David Ferguson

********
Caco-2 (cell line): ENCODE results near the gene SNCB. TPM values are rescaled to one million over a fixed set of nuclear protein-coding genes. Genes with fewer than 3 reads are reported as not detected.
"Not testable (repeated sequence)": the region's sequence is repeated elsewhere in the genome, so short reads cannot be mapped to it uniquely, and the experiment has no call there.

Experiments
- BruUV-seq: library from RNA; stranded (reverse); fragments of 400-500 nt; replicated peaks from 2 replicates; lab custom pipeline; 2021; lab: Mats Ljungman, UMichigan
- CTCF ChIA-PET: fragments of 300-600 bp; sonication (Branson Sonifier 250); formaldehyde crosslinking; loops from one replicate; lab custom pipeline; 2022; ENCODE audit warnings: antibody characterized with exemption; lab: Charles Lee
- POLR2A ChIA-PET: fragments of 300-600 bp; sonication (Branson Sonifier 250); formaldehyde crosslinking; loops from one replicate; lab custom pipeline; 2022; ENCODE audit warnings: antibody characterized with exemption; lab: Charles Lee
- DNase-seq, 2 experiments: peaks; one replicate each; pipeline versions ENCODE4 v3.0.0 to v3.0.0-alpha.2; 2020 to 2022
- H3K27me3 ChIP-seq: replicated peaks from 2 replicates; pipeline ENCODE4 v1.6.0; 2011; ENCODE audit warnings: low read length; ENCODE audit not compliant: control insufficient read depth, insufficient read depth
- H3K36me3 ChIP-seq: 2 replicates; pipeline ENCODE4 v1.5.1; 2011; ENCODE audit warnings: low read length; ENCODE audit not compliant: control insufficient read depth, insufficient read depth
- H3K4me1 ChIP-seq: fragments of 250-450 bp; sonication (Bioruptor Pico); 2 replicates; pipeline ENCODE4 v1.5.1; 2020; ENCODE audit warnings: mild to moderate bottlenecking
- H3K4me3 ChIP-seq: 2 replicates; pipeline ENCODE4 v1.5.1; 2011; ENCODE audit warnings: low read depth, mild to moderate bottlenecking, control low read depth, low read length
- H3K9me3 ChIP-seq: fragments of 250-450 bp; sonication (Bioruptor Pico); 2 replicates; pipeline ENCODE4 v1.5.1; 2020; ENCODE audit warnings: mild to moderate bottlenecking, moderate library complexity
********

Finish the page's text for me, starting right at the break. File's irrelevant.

This Note examines the court’s analysis in implicitly adopting this new interpretation of the duties of corporate fiduciaries under the entire fairness standard and argues that by essentially ignoring the dichotomy between the standards and misapplying the relevant case law, HCI Investors was improperly decided. Part II examines the background of the underlying transaction at issue in the case, the parties’ arguments, the lower court’s disposition, the appellants’ arguments on appeal, and the appellate court’s disposition. Part III gives some legal background for the issues at play, including the adoption of Delaware’s corporation law by the Kansas courts generally and the application of the business judgment rule and the entire fairness standard more specifically. Part IV details the court’s decision, specifically its innovative approach to corporate fiduciary duties and its failure to expressly choose an applicable standard of fiduciary duty. This Note concludes by determining that, when faced with arcane legal principles that may have obscured the dispute at issue, the court in HCI Investors ducked its responsibility to clearly delineate the tenets of its decision, and, in doing so, the court effected a fundamental alteration in the construction of the relevant fiduciary duties that may have immediate and lasting consequences

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